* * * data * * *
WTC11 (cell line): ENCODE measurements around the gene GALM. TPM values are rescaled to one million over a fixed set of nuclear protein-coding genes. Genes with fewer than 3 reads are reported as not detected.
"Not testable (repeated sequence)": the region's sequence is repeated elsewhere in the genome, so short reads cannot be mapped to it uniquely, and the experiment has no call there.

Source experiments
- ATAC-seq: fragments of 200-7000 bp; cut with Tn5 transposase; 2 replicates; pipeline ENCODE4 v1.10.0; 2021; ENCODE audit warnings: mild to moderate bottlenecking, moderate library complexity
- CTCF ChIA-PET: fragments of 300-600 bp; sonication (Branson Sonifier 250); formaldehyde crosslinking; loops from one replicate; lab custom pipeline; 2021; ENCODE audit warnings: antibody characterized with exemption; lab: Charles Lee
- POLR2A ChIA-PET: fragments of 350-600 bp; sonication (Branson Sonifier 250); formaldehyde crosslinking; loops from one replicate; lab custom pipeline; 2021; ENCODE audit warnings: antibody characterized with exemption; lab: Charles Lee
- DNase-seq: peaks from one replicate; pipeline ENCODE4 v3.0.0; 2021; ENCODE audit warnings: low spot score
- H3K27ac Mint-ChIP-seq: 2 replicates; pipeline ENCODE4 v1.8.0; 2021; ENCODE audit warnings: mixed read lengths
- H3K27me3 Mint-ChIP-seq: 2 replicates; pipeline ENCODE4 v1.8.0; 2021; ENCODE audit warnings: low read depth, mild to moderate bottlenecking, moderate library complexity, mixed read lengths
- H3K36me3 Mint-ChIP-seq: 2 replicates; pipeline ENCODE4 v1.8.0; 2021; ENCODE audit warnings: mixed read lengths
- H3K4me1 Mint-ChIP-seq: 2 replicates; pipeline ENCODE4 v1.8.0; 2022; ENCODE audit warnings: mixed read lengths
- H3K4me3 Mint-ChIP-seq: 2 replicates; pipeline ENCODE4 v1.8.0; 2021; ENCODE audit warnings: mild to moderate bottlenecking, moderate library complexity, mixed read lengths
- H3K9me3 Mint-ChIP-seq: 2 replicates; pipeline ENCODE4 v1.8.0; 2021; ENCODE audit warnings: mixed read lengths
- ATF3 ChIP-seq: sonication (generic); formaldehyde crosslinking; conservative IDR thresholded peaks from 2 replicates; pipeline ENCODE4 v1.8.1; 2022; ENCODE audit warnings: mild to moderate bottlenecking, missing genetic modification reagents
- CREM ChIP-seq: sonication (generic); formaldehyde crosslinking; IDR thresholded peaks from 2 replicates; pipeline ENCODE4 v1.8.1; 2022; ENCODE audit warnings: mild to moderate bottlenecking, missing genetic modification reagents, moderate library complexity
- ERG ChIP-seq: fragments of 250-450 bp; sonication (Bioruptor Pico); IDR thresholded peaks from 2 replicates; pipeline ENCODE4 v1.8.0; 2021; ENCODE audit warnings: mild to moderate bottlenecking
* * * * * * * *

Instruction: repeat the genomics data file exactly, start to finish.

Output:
WTC11 (cell line): ENCODE measurements around the gene GALM. TPM values are rescaled to one million over a fixed set of nuclear protein-coding genes. Genes with fewer than 3 reads are reported as not detected.
"Not testable (repeated sequence)": the region's sequence is repeated elsewhere in the genome, so short reads cannot be mapped to it uniquely, and the experiment has no call there.

Source experiments
- ATAC-seq: fragments of 200-7000 bp; cut with Tn5 transposase; 2 replicates; pipeline ENCODE4 v1.10.0; 2021; ENCODE audit warnings: mild to moderate bottlenecking, moderate library complexity
- CTCF ChIA-PET: fragments of 300-600 bp; sonication (Branson Sonifier 250); formaldehyde crosslinking; loops from one replicate; lab custom pipeline; 2021; ENCODE audit warnings: antibody characterized with exemption; lab: Charles Lee
- POLR2A ChIA-PET: fragments of 350-600 bp; sonication (Branson Sonifier 250); formaldehyde crosslinking; loops from one replicate; lab custom pipeline; 2021; ENCODE audit warnings: antibody characterized with exemption; lab: Charles Lee
- DNase-seq: peaks from one replicate; pipeline ENCODE4 v3.0.0; 2021; ENCODE audit warnings: low spot score
- H3K27ac Mint-ChIP-seq: 2 replicates; pipeline ENCODE4 v1.8.0; 2021; ENCODE audit warnings: mixed read lengths
- H3K27me3 Mint-ChIP-seq: 2 replicates; pipeline ENCODE4 v1.8.0; 2021; ENCODE audit warnings: low read depth, mild to moderate bottlenecking, moderate library complexity, mixed read lengths
- H3K36me3 Mint-ChIP-seq: 2 replicates; pipeline ENCODE4 v1.8.0; 2021; ENCODE audit warnings: mixed read lengths
- H3K4me1 Mint-ChIP-seq: 2 replicates; pipeline ENCODE4 v1.8.0; 2022; ENCODE audit warnings: mixed read lengths
- H3K4me3 Mint-ChIP-seq: 2 replicates; pipeline ENCODE4 v1.8.0; 2021; ENCODE audit warnings: mild to moderate bottlenecking, moderate library complexity, mixed read lengths
- H3K9me3 Mint-ChIP-seq: 2 replicates; pipeline ENCODE4 v1.8.0; 2021; ENCODE audit warnings: mixed read lengths
- ATF3 ChIP-seq: sonication (generic); formaldehyde crosslinking; conservative IDR thresholded peaks from 2 replicates; pipeline ENCODE4 v1.8.1; 2022; ENCODE audit warnings: mild to moderate bottlenecking, missing genetic modification reagents
- CREM ChIP-seq: sonication (generic); formaldehyde crosslinking; IDR thresholded peaks from 2 replicates; pipeline ENCODE4 v1.8.1; 2022; ENCODE audit warnings: mild to moderate bottlenecking, missing genetic modification reagents, moderate library complexity
- ERG ChIP-seq: fragments of 250-450 bp; sonication (Bioruptor Pico); IDR thresholded peaks from 2 replicates; pipeline ENCODE4 v1.8.0; 2021; ENCODE audit warnings: mild to moderate bottlenecking